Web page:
Mobile App Development in Highly Regulated Industries @ Society for Information Management’s Advanced Practices Council

mobileappI am thrilled to be invited back to address the Advanced Practices Council (APC) of the Society for Information Management. The APC commissioned a research report on mobile app development in highly regulated industries. Over the last few months, I have collaborated with Paul Simon (CEO of iHear Network and my former graduate student at the University of Washington) on this research report.The presentation will take place on Jan 22, 2014 at the Intercontinental Buckhead in AtlantaGeorgia.

Mobile App Development in Highly Regulated Industries: Risks, Rewards, and Recipes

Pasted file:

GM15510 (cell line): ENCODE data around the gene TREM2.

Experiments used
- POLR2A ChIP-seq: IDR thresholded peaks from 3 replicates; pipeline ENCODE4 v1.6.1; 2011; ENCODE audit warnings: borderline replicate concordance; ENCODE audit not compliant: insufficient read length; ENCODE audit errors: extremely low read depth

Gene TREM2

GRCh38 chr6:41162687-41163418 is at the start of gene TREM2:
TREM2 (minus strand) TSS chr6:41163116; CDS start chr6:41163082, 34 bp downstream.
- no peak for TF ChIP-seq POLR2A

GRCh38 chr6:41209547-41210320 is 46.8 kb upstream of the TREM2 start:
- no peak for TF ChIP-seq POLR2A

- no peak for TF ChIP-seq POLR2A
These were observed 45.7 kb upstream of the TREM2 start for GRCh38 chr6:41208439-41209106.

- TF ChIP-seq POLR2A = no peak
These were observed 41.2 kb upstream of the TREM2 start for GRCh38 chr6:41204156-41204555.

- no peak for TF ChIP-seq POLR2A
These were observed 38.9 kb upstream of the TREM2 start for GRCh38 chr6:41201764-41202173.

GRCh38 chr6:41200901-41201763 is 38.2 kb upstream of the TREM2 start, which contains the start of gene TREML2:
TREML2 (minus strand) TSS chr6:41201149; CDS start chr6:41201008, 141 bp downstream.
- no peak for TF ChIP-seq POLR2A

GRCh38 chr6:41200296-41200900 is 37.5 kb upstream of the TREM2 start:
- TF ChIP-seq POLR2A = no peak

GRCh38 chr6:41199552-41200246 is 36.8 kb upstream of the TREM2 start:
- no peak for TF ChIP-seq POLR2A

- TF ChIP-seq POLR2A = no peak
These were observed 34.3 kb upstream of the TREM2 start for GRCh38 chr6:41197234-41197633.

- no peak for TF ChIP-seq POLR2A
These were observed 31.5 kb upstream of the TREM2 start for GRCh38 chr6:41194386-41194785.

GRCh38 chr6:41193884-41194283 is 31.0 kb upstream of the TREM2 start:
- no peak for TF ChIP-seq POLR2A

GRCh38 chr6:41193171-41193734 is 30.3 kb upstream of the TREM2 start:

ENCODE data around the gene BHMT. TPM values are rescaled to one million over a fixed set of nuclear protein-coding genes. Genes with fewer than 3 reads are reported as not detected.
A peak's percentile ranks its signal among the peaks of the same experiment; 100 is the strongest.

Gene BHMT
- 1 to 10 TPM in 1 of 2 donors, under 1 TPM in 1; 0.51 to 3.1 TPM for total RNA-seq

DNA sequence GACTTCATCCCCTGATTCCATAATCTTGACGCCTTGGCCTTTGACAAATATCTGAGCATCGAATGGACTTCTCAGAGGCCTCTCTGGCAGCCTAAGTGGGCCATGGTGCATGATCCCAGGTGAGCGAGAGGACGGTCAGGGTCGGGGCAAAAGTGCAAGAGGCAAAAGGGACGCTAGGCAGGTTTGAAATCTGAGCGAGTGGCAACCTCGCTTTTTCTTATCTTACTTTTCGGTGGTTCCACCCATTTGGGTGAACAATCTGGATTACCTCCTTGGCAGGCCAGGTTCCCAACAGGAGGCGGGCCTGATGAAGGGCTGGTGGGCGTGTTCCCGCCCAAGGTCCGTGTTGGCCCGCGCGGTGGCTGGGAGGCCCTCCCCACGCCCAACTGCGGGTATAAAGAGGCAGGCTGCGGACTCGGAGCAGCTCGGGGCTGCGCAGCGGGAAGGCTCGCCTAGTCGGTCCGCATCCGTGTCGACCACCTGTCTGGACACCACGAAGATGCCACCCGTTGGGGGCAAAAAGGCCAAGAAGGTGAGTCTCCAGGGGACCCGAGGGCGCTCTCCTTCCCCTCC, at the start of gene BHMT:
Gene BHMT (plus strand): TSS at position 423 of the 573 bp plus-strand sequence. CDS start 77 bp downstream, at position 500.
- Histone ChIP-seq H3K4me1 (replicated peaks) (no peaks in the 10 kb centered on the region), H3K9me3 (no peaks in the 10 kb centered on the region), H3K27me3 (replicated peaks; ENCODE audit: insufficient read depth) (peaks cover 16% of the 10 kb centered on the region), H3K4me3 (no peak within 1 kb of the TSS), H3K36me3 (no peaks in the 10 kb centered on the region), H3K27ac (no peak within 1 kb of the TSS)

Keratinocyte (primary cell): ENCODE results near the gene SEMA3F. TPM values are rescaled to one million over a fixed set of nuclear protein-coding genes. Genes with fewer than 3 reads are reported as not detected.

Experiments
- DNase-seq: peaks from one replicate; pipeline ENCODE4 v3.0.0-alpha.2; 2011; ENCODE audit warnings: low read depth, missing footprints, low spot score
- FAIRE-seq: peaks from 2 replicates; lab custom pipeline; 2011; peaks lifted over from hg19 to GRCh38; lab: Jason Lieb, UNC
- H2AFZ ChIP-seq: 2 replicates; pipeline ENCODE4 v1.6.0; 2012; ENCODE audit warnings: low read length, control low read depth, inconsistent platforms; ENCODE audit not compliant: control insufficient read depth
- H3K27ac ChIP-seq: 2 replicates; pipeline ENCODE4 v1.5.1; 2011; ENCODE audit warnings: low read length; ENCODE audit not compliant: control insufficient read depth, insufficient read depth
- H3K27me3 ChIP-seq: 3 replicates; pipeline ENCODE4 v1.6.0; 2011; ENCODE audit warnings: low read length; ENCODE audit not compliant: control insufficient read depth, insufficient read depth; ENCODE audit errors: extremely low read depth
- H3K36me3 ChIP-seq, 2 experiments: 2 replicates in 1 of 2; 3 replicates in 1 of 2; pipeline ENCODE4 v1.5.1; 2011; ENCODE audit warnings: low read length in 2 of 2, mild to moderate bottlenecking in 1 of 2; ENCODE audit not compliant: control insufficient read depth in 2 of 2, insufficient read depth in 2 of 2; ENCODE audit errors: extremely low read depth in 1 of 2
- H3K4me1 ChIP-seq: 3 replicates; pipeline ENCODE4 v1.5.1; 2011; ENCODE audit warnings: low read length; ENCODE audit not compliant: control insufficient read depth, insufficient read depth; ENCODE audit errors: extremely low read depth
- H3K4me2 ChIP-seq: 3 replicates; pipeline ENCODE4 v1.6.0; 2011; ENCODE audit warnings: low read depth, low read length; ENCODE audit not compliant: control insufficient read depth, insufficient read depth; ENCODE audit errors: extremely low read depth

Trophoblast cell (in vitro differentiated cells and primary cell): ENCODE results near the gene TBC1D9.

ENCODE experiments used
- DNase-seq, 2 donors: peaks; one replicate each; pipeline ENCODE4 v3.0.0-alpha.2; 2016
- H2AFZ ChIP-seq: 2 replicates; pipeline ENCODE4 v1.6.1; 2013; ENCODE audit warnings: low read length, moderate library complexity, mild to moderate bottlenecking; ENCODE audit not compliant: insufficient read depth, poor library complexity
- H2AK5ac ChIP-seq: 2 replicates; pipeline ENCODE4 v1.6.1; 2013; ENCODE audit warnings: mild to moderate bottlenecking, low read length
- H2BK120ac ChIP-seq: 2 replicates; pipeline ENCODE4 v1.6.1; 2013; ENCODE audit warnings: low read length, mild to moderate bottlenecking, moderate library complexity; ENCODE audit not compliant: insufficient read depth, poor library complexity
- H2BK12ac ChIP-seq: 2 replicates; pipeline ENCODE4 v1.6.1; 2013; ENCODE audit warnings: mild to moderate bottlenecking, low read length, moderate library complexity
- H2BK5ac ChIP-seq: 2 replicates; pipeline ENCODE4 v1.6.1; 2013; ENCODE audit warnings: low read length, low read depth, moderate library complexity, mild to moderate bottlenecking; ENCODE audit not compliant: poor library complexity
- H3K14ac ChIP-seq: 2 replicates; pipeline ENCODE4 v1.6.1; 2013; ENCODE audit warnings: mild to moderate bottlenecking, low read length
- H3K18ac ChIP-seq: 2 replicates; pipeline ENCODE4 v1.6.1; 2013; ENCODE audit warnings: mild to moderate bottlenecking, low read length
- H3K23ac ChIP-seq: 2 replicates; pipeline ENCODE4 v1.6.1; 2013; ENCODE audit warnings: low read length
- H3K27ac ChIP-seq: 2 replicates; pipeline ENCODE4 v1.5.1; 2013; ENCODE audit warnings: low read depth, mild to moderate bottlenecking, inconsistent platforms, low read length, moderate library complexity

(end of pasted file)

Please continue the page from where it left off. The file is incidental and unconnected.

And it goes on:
Mobile computing has the potential to be as disruptive to the status quo as the introduction of the modern Internet in the 1990s or the Model T was nearly 100 years ago. Organizations need to not only understand the risks of mobile computing, but develop strategies to incorporate it before it fatally disrupts their current business model. Some of the rewards of a well thought out mobile strategy include increasing revenues or new revenue streams, greater brand awareness and customer loyalty, and a new set of tools to increase employee productivity. Firms in highly regulated industries face an even more complex set of challenges when considering how to approach the mobile space. Highly regulated industries have additional constraints for developing mobile software because of the additional layer(s) of regulation that dictate the protection and communication of information. It is important for these businesses to implement comprehensive security solutions that go beyond standard industry regulatory systems. Since regulations always lag behind technological advancement, organizations should think more proactively about how their actions might trigger future legislative responses and how their actions impact the user’s expectations of privacy and trust. Although there are risks associated with an organization’s increased use of mobile devices, the rewards that could flow from developing, implementing, and continuously iterating upon a coherent mobile strategy are enormous. In a Pew Research Center study, 63% of adult cell phone owners use their cell phone to go online, 34% said they do most of their internet browsing on their mobile phone. It would be detrimental to the long-term viability of an organization to ignore such trends. Traditional linear modes of developing strategy will not be sufficient or flexible enough to keep up with the rate of innovation in mobile hardware, software, and mobile operating systems. Design thinking has grown beyond just a methodology for developing software products and experiences and now a growing amount of managers are using design thinking as a means of developing business strategy. This non-linear mode of strategy development is better suited for building a mobile strategy as it will provide greater insight into the needs and desires of end users, foster innovative and creative solutions, and provide greater flexibility to adapt to the changing circumstances caused by the disruptive forces of the mobile revolution. This enables the Chief Information Officer (CIO) to provide greater leadership that leads to both internal and external innovative opportunities for mobile strategy development.